Its value to the US. lies in its geography. 

Uruguay covers only about 68,000 square miles and has a population of just 3.5 million people, who reside mostly in the capital of Montevideo and along the Rio de la Plata coastline. 

The country is flat and full of fertile soil but, unlike many of its neighbors, lacks the mineral deposits so many other countries lust after. (This helps explain why Europeans originally declined to settle there.) 

What Uruguay brings to the table is not what is inside the country’s borders but the borders themselves. 

The Uruguay River empties into the Rio de la Plata at nearly the same point as the Paraguay River, giving its inland territories access to the Atlantic Ocean. 

In total, Uruguay’s coastline measures 410 miles and its continental shelf 350 nautical miles. 

This gives a small country, nestled between regional giants Brazil and Argentina, an outsized reach into the South Atlantic. 


Uruguay’s position as a buffer state between those two giants makes it attractive to outside powers looking for a partner. 

Since the arrival of Europeans in the early 1500s, Uruguay has passed back and forth between Spanish and Portuguese hands several times. 

The country’s flat land and lack of any natural barriers made fighting easy but made establishing clear lines of defense extremely difficult. 

Even after Argentina and Brazil became independent, fighting for control over Uruguay lasted until Lord John Ponsonby had the idea to create a state and end the fighting. 

To this day, much of Uruguay’s foreign strategy is based off that balancing act between its two stronger neighbors. 


Outside powers often take advantage of this situation. 

Third-party interest in Uruguay goes back to the country’s foundation. 

Fighting between Argentina and Brazil came to a close thanks to mediation by the United Kingdom. 

The U.K. was seen as an acceptable mediator because it had supported the independence movements in South America and opposed the former colonial powers of Spain and Portugal. 

A newly independent state helped establish peace in a region with which the U.K. could increase trade and to which it could sell goods. 

The creation of Uruguay meant the U.K. could access Montevideo, a major commercial hub along South America’s Atlantic Coast, without having to directly engage with the more powerful Argentine and Brazilian governments.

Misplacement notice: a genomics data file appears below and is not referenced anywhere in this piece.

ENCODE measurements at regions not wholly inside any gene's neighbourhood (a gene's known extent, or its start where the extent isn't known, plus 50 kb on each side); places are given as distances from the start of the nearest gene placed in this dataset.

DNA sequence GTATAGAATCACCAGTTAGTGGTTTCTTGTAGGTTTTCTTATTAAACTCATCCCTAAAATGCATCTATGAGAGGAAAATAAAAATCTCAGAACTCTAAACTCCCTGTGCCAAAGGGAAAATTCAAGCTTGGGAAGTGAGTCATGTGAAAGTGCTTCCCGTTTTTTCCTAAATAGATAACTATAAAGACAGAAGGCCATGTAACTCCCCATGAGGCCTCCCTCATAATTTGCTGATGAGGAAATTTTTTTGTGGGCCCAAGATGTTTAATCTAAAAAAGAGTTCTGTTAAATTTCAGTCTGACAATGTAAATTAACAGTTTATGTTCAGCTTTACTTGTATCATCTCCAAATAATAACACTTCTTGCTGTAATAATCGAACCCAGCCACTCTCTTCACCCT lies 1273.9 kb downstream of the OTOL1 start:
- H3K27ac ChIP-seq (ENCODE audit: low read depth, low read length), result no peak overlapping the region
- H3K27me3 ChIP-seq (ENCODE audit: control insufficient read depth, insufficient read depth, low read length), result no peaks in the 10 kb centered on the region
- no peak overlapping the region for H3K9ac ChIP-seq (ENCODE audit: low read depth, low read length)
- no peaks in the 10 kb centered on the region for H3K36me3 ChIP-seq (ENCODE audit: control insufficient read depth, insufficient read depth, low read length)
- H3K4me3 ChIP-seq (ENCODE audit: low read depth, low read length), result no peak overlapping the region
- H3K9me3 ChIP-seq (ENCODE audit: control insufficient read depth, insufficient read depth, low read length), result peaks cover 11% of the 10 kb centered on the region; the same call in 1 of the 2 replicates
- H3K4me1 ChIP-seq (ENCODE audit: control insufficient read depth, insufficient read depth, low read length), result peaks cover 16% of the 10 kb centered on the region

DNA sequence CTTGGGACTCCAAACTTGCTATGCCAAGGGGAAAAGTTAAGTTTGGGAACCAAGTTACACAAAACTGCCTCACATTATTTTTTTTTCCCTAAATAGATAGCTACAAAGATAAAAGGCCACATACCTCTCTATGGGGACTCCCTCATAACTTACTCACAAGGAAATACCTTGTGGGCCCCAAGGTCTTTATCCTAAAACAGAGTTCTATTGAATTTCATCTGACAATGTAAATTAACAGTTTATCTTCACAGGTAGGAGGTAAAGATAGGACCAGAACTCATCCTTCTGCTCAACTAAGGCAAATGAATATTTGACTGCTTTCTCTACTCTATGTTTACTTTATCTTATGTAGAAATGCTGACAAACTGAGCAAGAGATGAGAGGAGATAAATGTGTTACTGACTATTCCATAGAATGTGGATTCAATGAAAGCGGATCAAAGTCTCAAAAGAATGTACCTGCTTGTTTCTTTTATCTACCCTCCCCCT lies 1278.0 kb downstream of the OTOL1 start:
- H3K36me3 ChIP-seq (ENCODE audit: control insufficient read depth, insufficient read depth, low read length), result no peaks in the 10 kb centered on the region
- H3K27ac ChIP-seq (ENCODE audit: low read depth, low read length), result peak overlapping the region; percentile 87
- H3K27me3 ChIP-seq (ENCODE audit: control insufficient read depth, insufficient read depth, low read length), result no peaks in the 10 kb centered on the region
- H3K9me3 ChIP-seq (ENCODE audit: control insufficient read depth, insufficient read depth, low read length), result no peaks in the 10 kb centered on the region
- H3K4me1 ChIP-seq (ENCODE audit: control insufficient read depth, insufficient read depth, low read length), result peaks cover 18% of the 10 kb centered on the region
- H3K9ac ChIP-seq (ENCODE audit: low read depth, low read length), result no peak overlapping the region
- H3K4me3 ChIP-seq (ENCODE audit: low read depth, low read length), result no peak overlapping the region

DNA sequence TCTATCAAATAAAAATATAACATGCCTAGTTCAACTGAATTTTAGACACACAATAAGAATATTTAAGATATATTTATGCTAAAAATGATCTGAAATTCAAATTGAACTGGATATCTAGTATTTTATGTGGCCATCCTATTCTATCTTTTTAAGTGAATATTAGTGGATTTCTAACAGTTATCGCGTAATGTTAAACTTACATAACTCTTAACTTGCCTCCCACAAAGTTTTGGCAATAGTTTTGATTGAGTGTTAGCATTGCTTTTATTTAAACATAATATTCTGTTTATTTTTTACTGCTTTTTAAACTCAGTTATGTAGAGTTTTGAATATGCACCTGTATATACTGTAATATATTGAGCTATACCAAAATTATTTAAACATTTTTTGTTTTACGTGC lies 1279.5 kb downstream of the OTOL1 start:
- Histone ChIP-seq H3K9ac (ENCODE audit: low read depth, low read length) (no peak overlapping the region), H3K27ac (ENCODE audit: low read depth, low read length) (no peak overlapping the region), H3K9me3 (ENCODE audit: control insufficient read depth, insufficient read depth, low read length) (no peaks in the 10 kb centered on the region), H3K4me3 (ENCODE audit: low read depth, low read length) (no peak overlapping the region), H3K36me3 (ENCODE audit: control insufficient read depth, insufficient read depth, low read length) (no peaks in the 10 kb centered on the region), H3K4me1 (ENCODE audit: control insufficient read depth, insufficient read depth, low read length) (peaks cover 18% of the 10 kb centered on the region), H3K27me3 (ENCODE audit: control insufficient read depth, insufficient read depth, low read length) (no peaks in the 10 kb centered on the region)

Uruguay still serves as an alternative entryway into South America that sidesteps Argentina and Brazil. 

This position can be useful to an outsider seeking to secure its presence in the region.

As the U.S. tries to shore up influence in the Western Hemisphere in the face of competition from other powers, it will need to address the South Atlantic. 

Washington faces some logistical challenges for monitoring and policing South Atlantic waters due to its sheer size and distance. 

Having a reliable partner in the region would help immensely by essentially expanding the reach of U.S. operations.

Uruguay’s location and stability are perfect in that regard. 

Brazil’s size makes it hard for bilateral agendas and priorities to align, not to mention that Brazil’s political crises make it difficult to build on any strategic partnerships at this time. 

Argentina is fraught with economic uncertainty and social unrest, and is increasingly flirtatious with China. 

But Uruguay has plenty going for it. 

The country is one of the most politically and economically stable countries in South America. 

But it’s not so well off that it wouldn’t want to benefit from more U.S. engagement, particularly given the economic problems facing its major trade partners Brazil and Argentina.

On the security front, the concept of U.S.-Uruguayan cooperation is not new. 

As the U.S. started to become a power at the beginning of the 20th century, it started to use its Navy to lay claim to the Western Hemisphere and discourage European interference. 

However, the Navy was also used to help regulate conflicts among Latin American countries. 

In 1904, for example, Uruguay’s president asked the U.S. to send warships to dissuade Argentina from moving against the sitting government.